The effect of the timing of antibiotics and surgical treatment on infection rates in open long-bone fractures: A 9-year prospective study from a district general hospital.
Injury. 2007 Jun 19
Al-Arabi YB, Nader M, Hamidian-Jahromi AR, Woods DA.
The Great Western Hospital, Marlborough Road, Swindon SN3 6BB, United Kingdom.
AIMS: To determine whether a delay of greater than 6h from injury to initial surgical debridement and the timing of antibiotic administration affect infection rates in open long-bone fractures.
METHODS: We studied 248 consecutive open long-bone fractures in 237 patients over a 9-year period. The patients were followed until clinical or radiological union occurred or until a secondary procedure for non-union or infection was performed.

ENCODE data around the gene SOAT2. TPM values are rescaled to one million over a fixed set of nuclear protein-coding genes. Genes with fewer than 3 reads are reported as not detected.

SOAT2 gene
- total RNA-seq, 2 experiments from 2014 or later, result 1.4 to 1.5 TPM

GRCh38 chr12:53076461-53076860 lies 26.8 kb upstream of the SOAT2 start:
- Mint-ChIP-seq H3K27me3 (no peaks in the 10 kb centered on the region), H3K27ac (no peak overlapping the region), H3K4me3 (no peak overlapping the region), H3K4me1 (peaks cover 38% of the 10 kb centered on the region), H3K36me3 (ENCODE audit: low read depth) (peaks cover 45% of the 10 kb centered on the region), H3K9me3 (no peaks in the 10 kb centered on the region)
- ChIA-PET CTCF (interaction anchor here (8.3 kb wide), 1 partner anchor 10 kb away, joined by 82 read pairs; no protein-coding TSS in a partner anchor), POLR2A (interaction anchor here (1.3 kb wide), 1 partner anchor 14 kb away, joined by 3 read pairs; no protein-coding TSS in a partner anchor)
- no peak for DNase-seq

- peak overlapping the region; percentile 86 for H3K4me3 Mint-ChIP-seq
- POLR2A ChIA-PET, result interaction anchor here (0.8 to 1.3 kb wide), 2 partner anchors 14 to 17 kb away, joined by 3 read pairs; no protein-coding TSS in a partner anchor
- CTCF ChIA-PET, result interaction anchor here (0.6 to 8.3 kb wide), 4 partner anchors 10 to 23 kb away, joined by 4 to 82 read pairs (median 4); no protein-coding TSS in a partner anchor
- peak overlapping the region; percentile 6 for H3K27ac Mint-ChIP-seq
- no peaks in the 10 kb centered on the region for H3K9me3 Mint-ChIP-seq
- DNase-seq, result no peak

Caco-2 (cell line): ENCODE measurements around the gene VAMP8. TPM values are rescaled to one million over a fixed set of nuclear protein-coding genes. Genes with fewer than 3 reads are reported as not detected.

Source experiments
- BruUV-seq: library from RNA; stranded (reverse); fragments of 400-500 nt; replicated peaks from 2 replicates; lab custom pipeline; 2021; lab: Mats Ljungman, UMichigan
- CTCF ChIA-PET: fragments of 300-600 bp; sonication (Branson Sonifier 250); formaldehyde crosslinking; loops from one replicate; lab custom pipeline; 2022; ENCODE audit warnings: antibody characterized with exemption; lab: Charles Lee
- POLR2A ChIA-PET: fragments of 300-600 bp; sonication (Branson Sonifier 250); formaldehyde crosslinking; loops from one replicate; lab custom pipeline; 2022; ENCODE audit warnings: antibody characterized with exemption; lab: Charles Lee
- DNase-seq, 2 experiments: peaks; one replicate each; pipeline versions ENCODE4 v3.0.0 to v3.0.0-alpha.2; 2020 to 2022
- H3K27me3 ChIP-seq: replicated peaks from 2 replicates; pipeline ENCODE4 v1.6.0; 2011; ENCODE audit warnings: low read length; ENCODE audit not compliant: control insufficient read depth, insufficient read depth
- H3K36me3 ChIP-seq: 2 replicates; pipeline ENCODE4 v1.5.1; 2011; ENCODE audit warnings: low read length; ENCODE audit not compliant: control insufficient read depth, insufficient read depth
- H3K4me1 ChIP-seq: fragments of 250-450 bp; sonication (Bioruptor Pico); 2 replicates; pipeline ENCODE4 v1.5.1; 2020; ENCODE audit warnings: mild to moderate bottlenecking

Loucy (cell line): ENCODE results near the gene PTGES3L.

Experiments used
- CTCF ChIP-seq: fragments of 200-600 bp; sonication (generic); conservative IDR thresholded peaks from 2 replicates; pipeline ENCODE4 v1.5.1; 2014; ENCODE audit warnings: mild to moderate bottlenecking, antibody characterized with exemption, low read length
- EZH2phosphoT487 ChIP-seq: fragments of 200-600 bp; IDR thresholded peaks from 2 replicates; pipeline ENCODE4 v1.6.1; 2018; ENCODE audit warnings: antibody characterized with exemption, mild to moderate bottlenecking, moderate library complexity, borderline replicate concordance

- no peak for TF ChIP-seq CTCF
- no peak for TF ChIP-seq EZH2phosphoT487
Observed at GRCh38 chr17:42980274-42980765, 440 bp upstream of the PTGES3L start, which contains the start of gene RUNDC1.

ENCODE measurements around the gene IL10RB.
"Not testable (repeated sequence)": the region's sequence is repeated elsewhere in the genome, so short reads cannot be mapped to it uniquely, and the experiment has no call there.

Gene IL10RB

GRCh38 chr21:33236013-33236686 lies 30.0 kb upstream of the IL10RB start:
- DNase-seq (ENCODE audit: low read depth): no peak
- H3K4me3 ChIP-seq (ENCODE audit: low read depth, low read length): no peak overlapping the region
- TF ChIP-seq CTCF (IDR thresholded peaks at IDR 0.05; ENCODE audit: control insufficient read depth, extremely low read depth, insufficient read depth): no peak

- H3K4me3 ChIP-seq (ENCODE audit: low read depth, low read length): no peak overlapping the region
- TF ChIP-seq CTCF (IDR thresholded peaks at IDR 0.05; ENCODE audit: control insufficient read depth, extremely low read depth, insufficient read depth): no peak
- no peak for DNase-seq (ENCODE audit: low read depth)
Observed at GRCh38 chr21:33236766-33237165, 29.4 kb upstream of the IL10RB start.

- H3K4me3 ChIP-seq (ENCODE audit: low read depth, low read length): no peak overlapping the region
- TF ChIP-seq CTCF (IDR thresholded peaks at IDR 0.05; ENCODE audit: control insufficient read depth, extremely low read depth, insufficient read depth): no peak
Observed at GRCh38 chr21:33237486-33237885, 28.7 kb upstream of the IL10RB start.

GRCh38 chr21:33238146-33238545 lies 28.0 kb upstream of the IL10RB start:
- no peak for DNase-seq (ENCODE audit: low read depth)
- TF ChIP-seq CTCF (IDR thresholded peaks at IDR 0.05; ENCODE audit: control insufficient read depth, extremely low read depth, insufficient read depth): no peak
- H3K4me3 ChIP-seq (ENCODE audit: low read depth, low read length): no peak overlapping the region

RESULTS: Surgical debridement was performed within 6h of injury in 62% of cases and after 6h in 38% of cases. Infection rates were 7.8% and 9.6%, respectively, and the difference was not statistically significant (p=0.6438). The timing of antibiotic administration was not significantly related to the infection rate.
CONCLUSION: Whilst open long-bone fractures should be treated expeditiously, we suggest that adherence to a 6h window has not been shown to affect infection rates nor has the timing of antibiotic administration during the acute phase.